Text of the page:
Use of water-based inks has been boosted by the comparatively fast growth of corrugated and carton board in packaging. During the 1990s the increase of output of flexo printing has been as much as twice as high with corrugated board than with plastic films and other flexible substrates, according to the U.K.-based consultancy Pira International.

The environmental compatibility of water-based inks enables flexo printers to comply with new European Union legislation on the emission of volatile organic compounds (VOCs) without the necessity of investing in incineration or abatement systems.

A recent rise in demand for water-based inks for plastic substrates in some EU countries has stemmed from the need to reduce the cost of compliance with VOC regulations.

Water-based inks are also enabling flexo printers to benefit from standardized ink systems which help quicken changeovers between printing jobs and speed up preparation processes.

Akzo Nobel Inks has just introduced a universal water-based flexo ink for narrow web presses. It can not only be used on coated or uncoated paper but metallic films and foils, as well as a wide range of plastic materials, including polyethylene, polypropylene, PVC and polyester.

“We saw the need for a universal ink that could handle the many new filmic substrates being introduced to the market,” said Niklas Olsson, Akzo Nobel Inks’ product portfolio manager.

Ink producers believe that they have solved the problems of lower quality with water-based flexo inks. “We have carried out tests showing there is no difference between the quality of water-based flexo inks and those used on offset machines,” said Mr. Kock. “Quality is no longer dependent on the ink but on the printing machine and how it is operated.”

Some ink makers have also found ways of driving down the cost of water-based flexo inks. Van Son has developed a method for diluting water-based inks for printing of pastel and light colors on envelopes while minimizing deformation of the paper. One of its new aqueous flexo inks is dilutable with water up to almost 1000 percent for pastel tints.

It claims that its dilution techniques can reduce the unit costs of water-based flexo inks from around $4 to $7 per kilogram to as low as 85 cents per kilo.


UV Inks
UV inks sales have also been boosted, particularly in the narrow-web sector, by the growing popularity of flexo printing, which in turn has led to further standardization of inks in the sector.

The rising use of UV inks in flexo packaging has also helped to bolster printing quality in the sector. With UV ink and varnish systems, in which the inks will not dry during the printing process, high quality is obtained both in areas of fine and solid print.

UV flexo printing is already spreading into wider web sectors with the development of UV inks for cartonboard with low enough viscosity to achieve free flow of the ink and high gloss, while preventing mottling as a result of penetration of the substrate.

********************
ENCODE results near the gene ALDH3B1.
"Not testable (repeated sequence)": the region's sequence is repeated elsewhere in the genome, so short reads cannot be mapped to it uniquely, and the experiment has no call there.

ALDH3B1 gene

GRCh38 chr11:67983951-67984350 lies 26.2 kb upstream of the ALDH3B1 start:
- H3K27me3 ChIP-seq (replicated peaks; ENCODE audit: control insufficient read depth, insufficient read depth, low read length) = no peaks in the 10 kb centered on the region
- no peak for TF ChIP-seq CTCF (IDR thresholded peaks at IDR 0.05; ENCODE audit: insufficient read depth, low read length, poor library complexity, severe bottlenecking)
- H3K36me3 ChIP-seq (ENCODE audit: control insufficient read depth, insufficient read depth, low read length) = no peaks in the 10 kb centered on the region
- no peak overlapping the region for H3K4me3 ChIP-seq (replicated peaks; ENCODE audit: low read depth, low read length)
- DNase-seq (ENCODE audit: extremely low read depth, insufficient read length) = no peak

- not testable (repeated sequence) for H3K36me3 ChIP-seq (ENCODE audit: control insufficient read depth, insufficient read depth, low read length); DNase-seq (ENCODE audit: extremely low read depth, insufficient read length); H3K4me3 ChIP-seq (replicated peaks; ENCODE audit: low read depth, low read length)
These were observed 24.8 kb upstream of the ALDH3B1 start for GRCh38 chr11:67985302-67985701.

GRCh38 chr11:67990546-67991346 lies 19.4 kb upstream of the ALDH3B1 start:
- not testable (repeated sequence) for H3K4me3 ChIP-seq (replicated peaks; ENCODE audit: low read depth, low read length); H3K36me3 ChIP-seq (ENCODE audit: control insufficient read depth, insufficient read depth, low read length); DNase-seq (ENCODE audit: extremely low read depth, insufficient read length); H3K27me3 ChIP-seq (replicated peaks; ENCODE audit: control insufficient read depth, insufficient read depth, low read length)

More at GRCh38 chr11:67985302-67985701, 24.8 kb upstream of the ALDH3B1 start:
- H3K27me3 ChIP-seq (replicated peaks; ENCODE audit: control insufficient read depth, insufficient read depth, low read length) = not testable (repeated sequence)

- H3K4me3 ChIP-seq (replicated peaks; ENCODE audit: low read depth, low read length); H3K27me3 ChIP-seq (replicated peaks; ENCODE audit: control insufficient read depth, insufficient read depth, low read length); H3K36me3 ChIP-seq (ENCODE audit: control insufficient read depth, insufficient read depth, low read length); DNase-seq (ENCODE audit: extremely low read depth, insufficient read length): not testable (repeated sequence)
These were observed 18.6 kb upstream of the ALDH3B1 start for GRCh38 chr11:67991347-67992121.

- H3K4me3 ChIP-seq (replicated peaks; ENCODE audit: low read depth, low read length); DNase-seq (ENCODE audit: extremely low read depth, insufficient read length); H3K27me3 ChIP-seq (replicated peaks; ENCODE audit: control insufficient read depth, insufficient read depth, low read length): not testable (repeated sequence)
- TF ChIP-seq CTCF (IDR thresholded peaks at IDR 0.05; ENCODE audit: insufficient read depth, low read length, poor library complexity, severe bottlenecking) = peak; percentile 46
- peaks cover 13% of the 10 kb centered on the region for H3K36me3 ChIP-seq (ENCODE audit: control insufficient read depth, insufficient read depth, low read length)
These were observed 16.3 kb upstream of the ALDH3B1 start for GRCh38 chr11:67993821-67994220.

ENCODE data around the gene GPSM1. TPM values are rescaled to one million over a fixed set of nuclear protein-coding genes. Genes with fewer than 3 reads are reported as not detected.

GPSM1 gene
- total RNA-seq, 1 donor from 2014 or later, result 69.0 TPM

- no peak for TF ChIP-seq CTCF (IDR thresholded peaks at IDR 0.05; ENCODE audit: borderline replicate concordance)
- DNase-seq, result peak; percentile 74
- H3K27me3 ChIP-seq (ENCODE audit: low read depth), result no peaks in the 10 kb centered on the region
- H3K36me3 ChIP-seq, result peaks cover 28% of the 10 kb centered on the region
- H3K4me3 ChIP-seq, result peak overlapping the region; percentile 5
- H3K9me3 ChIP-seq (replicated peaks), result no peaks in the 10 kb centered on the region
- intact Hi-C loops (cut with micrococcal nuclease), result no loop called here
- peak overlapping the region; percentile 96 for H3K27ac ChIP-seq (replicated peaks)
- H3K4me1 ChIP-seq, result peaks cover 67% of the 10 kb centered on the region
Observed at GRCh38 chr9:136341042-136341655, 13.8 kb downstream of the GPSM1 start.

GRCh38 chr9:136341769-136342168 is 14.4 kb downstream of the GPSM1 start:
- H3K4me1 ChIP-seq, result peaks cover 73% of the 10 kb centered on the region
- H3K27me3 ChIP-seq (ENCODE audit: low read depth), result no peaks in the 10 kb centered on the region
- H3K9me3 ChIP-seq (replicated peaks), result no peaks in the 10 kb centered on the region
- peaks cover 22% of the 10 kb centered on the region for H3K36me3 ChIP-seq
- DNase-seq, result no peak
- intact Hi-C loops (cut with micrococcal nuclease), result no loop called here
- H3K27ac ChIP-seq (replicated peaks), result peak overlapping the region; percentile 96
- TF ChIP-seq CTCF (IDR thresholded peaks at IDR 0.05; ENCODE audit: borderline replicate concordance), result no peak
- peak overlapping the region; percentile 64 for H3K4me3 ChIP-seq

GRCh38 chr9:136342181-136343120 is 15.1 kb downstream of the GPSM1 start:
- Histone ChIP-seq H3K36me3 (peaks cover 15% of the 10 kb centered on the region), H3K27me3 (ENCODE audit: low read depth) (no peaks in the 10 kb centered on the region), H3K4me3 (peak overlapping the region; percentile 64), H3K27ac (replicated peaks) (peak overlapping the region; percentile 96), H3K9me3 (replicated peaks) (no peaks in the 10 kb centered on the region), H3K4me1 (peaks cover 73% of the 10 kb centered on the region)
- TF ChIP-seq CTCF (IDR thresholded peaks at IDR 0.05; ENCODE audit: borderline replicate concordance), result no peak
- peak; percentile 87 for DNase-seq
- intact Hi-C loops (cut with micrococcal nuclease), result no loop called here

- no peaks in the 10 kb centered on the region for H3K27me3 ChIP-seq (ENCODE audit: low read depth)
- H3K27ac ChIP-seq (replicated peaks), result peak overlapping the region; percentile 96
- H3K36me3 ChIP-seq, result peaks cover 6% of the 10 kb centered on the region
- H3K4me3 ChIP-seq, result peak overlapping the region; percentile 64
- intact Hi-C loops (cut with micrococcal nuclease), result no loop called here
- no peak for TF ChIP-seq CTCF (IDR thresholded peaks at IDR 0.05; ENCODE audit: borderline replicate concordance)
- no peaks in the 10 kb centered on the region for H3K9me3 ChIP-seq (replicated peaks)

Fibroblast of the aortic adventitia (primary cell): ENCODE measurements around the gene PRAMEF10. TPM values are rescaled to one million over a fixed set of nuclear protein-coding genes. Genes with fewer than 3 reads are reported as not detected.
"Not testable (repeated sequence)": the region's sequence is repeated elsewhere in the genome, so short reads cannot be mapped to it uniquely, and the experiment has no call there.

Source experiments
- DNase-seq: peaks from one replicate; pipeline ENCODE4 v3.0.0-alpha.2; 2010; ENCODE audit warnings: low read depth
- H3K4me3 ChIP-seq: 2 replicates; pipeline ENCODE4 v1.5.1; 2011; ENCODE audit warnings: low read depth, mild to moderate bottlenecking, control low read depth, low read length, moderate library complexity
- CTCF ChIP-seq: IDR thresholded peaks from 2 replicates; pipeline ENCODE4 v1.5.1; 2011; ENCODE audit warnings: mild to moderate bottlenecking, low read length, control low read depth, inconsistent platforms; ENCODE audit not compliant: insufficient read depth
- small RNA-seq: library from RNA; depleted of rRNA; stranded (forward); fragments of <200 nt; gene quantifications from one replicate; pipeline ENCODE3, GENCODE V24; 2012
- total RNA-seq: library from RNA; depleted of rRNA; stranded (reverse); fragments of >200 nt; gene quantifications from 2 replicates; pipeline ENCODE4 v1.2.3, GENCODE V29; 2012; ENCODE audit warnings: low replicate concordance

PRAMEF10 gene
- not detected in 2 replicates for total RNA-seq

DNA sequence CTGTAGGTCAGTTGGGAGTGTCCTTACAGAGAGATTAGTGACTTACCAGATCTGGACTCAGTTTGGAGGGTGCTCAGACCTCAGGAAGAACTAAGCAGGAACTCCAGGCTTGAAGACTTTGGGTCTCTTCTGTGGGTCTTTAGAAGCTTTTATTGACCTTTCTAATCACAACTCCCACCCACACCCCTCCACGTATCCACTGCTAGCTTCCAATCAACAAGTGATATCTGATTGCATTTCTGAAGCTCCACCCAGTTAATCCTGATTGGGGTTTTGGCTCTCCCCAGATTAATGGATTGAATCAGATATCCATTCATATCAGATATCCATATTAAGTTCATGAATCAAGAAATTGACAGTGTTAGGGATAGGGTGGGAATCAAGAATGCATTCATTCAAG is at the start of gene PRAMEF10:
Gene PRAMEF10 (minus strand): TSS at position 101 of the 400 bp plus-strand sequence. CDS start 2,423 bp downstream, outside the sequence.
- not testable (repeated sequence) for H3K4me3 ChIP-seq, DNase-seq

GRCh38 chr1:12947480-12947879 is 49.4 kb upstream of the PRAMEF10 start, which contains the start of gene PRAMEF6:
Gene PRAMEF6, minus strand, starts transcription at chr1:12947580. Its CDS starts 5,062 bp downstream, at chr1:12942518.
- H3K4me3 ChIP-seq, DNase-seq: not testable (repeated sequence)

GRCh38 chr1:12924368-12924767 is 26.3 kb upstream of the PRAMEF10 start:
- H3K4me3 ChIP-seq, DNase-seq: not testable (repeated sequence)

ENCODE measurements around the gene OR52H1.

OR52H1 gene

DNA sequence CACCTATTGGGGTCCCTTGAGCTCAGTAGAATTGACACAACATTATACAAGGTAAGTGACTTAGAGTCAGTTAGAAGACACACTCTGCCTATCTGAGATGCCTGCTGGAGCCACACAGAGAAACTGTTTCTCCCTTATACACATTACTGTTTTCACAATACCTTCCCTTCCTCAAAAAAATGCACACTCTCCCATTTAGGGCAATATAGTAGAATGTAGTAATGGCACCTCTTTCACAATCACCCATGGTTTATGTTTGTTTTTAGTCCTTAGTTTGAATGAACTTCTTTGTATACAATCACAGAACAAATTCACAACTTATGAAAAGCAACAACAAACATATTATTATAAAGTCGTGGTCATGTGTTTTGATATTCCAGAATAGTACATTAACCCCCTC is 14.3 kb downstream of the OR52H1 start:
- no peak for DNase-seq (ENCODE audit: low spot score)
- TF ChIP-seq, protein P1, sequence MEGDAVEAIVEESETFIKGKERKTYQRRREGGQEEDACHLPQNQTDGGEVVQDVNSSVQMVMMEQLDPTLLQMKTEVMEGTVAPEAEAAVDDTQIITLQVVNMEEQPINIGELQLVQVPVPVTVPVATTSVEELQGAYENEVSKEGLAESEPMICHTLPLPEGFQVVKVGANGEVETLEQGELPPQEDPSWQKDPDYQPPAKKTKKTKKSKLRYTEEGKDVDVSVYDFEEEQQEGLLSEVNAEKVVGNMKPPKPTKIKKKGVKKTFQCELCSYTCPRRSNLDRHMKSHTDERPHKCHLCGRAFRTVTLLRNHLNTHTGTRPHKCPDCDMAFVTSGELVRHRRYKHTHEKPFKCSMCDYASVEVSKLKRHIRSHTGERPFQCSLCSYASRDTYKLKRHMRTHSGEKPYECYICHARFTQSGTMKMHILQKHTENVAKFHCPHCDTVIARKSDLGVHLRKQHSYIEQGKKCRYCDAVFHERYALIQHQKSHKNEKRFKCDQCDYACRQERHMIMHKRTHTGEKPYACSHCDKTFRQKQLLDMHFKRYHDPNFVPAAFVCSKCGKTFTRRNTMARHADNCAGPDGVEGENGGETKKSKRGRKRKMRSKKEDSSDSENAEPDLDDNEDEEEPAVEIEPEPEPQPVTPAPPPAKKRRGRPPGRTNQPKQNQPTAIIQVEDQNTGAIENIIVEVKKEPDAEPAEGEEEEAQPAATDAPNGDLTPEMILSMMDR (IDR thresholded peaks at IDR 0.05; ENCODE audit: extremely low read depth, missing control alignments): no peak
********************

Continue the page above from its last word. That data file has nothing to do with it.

Akzo Nobel Inks, which introduced a UV ink for cartonboard printing last year, estimates that this new sector for UV flexo printing will grow at 15 to 20 percent annually.

UV flexo inks also minimize environmental costs because of their lack of VOCs, while they reduce ink wastage and the length of wash-up times.

But these lower costs are partly counterbalanced by relatively high investment costs for new or revamped printing presses and curing equipment.


Industry Needs
The need for greater standardization of inks and improved costs in flexo printing has led to the development of systems for supplying basic ink concentrates to be mixed with additives and colors at the printing plant.

“These systems for the supply of ink concentrates enables the ink maker to respond to orders from printers much more quickly, usually with same-day or 24-hour deliveries,” said the commercial manager of one flexo ink producers. “We are even seeing schemes now where the concentrate consists primarily of pigment so that the flexo printer adds the binders as well.”

Computerization in flexo printing now extends from the computer-to-plate pre-press stage through to the printing process itself and turnarounds with automatic cleaning of ink supply equipment and robotic roller changing systems.

Advances are being made in the control of ink volumes on flexo rollers, particularly with anilox rolls, while printing is taking place. But printers still complain about too much wastage of ink in the flexo process.

“The difficulty is that far more ink than is necessary for the actual printing is needed to maintain the flow of ink on the roller,” said Mr. Kock. “This excess ink can often be re-used with repeat jobs but with the trend towards shorter runs, this is not possible, so it has to be recycled or wasted. This is the next big problem which ink suppliers have to help flexo printers solve.”


blog comments powered by Disqus